Study species and data

The target species, the stag beetle, is considered as threatened in several countries within its geographical range (Harvey et al. 2011), listed in the IUCN Red List of Threatened Species as “near threatened” and in the EU Habitats Directive as a priority species of community interest (Appendix II) (Nieto and Alexander 2010). It is considered a focal species for the conservation of suitable habitats for saproxylic beetles (Thomaes et al. 2008) and as an umbrella species, as it represents a diverse and highly vulnerable fauna associated with a wide range of broad-leaved trees (Percy et al. 2000) and coarse woody material (Buse et al. 2008, Ducasse and Brustel 2008). Therefore, by directing management efforts toward the requirements of this species, the requirements of many cohabitant species that use the same habitat are addressed (Roberge and Angelstam 2004). The dataset consists of locations of stag beetles collected in the context of the TRANS INSUBRIA BIONET (TIB) LIFE project (LIFE10/NAT/IT/241) and the AMBROSIANO Regional project. Both of these projects aimed to identify, improve and protect ecological corridors for endangered species in highly fragmented and human-dominated areas. Species occurrences were investigated from 2012 to 2015 in 22 sites, from 2013 to 2015 in 6 sites and from 2014 to 2015 in 6 more sites for a total of 34 sites within the study area. Each site was surveyed every year, for two months (June and July), once a week. To minimise detection bias due to changes in stag beetle activity throughout the day, each site was surveyed in three different time periods: once a month at sunset and three times per month alternatively in the morning or in the afternoon. Each survey consisted of one transect, 500 m length and 10 m width, walking along roads or paths within wooded areas at a constant speed of 17m/min, for a total duration of 30 minutes in dry and low-windy days (Campanaro et al. 2016). The exact locations (X, Y coordinates) and the gender of all specimens observed flying or walking on the ground within transects were recorded.

Predictor variables

A set of 18 predictor variables were derived that were contiguously available for the entire study area (Table 1). Specifically, the percentage of oak forests, native broad-leaved forests, invasive broad-leaved forests, mixed forests, beech forests, chestnut woodlands, black cherry stands, black locust stands and other woods were derived from the map of forest types in Lombardy 2016 (vector data; The percentage of shrub-lands, croplands, grasslands and dense and sparse human settlements were derived from the map of destination of agricultural usage and forest soils of Lombardy 2012 (vector data; The Shannon diversity index of habitats was also calculated considering all predictors mentioned above. The distance to watercourses and to human settlements was calculated from the map of destination of agricultural usage and forest soils of Lombardy 2012, while the distance to roads was estimated from the Open Street Map ( All of these predictor variables were re-sampled at 100 × 100m scale resolution to match the average home-range size of the target species (Sprecher-Uebersax 2003; Thomaes et al. 2008).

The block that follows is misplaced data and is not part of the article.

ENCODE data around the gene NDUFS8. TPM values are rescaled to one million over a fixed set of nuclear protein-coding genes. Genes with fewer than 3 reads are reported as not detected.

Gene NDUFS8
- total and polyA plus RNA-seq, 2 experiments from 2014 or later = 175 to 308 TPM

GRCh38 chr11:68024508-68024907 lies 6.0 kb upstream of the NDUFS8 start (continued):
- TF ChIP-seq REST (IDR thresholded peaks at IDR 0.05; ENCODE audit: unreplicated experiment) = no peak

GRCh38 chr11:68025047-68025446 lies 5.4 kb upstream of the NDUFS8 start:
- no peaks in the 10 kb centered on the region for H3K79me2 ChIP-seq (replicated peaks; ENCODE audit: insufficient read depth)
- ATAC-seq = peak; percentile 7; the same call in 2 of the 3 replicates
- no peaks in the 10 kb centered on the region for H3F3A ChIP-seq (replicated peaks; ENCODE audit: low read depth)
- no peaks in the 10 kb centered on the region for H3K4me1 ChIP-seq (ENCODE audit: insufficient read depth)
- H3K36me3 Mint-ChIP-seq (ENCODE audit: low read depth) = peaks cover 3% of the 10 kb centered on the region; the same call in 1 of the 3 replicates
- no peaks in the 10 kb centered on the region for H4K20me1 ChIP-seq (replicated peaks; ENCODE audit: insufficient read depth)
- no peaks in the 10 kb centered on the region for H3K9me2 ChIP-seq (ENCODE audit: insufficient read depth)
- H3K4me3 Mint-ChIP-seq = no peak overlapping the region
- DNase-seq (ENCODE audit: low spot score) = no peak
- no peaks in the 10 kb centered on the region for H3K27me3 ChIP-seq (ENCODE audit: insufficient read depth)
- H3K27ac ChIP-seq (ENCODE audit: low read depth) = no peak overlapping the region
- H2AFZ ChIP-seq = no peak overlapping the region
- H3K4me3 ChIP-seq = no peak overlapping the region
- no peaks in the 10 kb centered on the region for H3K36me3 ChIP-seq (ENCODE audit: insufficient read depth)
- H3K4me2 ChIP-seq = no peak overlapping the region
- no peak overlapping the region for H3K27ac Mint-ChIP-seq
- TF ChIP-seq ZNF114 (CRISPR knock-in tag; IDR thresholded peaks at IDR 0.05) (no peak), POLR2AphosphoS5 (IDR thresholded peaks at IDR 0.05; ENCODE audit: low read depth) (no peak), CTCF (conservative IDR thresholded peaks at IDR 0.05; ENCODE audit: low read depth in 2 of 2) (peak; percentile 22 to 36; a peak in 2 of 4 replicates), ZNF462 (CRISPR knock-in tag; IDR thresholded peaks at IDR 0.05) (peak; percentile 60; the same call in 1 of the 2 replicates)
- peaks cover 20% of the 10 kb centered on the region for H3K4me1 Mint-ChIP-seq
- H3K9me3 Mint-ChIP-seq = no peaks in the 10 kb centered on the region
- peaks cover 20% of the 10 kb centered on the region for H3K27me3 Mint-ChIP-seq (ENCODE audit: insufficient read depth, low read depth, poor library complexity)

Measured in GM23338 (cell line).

Variables used in the development of stag beetle (Lucanus cervus) Ensemble of Small Models. Variables with Variance Inflation Factor (VIF) > 3 have to be removed due to multi-collinearity with other variables. Average values ± standard deviations at sampled and presence sites are also shown.

Variable VIF Sampled sites Presence sites
Native broad-leaved forests (%) 2.854 26.35 (±38.21) 28.76 (±40.71)
Mixed woods (broad-leaved and coniferous) (%) 2.507 19.06 (±38.25) 19.62 (±39.54)
Oak forests (%) 1.081 9.87 (±23.74) 14.66 (±29.31)
Beech woods (%) 1.001 6.34 (±26.93) 8.85 (±34.07)
Chestnuts woods (%) 1.629 3.76 (±17.21) 6.11 (±21.75)
Distance to watercourses (m) 1.416 804.24 (±576.81) 859.34 (±626.99)
Shrub-lands (%) 1.121 7.85 (±6.11) 9.27 (±7.01)
Grasslands (%) 1.843 14.12 (±22.02) 10.48 (±19.12)
Croplands (%) 2.155 10.01 (±21.31) 10.67 (±23.13)
Invasive broad-leaved forests (%) 1.002 3.14 (±2.25) 3.09 (±2.22)
Black cherry woods (%) 1.006 3.12 (±2.41) 3.21 (±2.51)
Black locust woods (%) 1.979 9.41 (±22.71) 8.95 (±23.32)
Other woods (%) 1.011 4.56 (±12.36) 5.50 (±15.16)
Shannon diversity index of habitats (unitless) 1.307 1.81 (±0.59) 1.71 (±0.56)
Dense human settlements (%) 2.961 2.18 (±4.88) 1.91 (±6.15)
Sparse human settlements (%) 2.989 4.59 (±13.47) 4.76 (±14.41)
Distance to human settlements (m) 2.582 166.57 (±130.69) 180.35 (±148.06)
Distance to roads (m) 1.701 221.89 (±257.03) 167.67 (±200.11)

To avoid multi-collinearity amongst predictors, the Variance Inflation Factor (VIF) was calculated. Following Zuur et al. (2010), predictor variables with VIF values > 3 (highly related to other predictors) should be removed.

Ensemble of small models